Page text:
Most of us know that money or employment can influence whether couples get divorced. We’ve also all heard the popular theory that children of divorce oftentimes get divorced.

These factors, however, may be a bit more surprising. Here are three things studies claim to have linked to a higher likelihood of divorce.

Having divorced friends

Is this true? Can you really catch divorce like the common cold? Some studies say yes. In fact, researchers from Brown and Harvard Universities have attributed a higher likelihood of divorce by up to 75 percent if you’ve got a close friend that got divorced.

Experts have guessed that the event may trigger surrounding close friends to reevaluate their own marriages and compare their emotions with their friend’s.

Presence of co-workers of the opposite sex

Both cheating and controlling jealousy are one-way tickets to a failed marriage. But, is the presence of members from the opposite sex a trigger for divorce regardless? A Danish study by researchers from Stockholm University seems to think so. Their report claims that when the adult sex ratio of an office includes more member of the opposite sex for one spouse, the couple has a higher chance of divorcing.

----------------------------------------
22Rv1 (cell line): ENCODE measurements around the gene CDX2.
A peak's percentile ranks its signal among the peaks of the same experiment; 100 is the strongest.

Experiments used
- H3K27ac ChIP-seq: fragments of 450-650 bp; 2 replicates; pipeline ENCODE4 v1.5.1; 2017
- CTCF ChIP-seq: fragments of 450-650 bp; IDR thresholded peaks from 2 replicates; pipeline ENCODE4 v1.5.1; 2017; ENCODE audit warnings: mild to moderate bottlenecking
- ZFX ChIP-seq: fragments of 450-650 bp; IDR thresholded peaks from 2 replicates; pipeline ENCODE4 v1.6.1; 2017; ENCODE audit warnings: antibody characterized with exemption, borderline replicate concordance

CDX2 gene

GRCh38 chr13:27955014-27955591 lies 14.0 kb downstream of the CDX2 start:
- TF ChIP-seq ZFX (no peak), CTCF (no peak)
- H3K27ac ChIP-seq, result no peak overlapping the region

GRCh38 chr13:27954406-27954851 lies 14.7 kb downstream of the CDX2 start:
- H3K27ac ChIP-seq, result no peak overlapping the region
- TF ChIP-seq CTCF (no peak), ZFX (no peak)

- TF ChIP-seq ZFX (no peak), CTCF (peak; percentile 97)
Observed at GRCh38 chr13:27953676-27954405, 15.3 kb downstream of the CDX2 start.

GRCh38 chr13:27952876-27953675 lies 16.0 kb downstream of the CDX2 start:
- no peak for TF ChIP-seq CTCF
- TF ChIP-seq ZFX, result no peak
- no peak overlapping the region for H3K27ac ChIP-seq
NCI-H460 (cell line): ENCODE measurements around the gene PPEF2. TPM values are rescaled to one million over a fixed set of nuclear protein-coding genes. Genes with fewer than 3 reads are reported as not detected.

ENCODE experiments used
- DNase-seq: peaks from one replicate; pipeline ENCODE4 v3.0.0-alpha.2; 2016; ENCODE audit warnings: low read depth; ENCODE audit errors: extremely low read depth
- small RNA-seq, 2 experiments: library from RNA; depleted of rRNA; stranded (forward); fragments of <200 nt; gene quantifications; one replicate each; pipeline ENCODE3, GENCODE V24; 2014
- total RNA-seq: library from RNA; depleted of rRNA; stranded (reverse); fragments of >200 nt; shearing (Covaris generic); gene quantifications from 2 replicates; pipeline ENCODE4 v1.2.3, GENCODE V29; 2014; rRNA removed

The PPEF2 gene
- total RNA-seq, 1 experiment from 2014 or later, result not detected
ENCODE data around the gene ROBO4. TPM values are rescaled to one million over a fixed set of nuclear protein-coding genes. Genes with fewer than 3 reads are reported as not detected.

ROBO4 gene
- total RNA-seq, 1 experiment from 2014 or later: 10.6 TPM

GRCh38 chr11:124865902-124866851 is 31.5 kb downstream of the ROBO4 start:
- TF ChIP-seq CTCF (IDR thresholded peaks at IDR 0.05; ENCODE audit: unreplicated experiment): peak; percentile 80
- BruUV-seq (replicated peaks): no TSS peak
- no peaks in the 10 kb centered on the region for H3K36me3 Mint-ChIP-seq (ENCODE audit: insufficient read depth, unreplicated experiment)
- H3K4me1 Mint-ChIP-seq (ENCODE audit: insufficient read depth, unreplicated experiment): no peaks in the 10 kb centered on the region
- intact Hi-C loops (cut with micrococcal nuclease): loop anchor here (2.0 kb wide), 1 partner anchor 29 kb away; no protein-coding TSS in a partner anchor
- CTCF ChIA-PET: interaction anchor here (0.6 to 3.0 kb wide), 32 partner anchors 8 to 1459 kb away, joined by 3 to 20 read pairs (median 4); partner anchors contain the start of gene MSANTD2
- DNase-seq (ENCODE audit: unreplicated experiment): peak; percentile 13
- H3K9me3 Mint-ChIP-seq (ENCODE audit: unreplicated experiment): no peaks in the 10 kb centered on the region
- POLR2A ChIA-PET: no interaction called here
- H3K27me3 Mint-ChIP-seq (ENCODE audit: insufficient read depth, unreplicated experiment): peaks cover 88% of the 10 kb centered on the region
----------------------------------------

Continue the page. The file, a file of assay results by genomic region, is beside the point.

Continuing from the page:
However, looking a bit closer, the report specifically shows men tend to divorce more often when they are surrounded by women at work. Women, on the other hand, have a weak association or no association at all when they are surrounded by men at work.

Shacking up before marriage

Long ago, the majority of couples did not live together or have sex until after marriage. While this practice is not totally abandoned, it’s no longer the social norm. Yet, many studies have claimed that living together before marriage increases the likelihood of divorce. With almost half of marriages ending in divorce anyway, is this research true?

One recent study Journal of Marriage and Family claimed that those who lived together before marriage ended up with a higher divorce rate after 5 years, but were likely not to divorce within the first year. Another study found that American couples who choose to live together, but either wait until later in life to make the move or go through with marriage are having more successful marriages.

Will I get divorced?

No one is necessarily doomed to divorce by circumstantial factors. The health of your relationship usually comes down to the amount of effort and respect each spouse is willing to contribute — consistently, for years and years.

If you’re considering divorce, you’re in for a long, hard road. To get a handle on the documents you’d need to gather and the steps you’d have to take, talk to a lawyer. A family law attorney can help guide you through this big life change.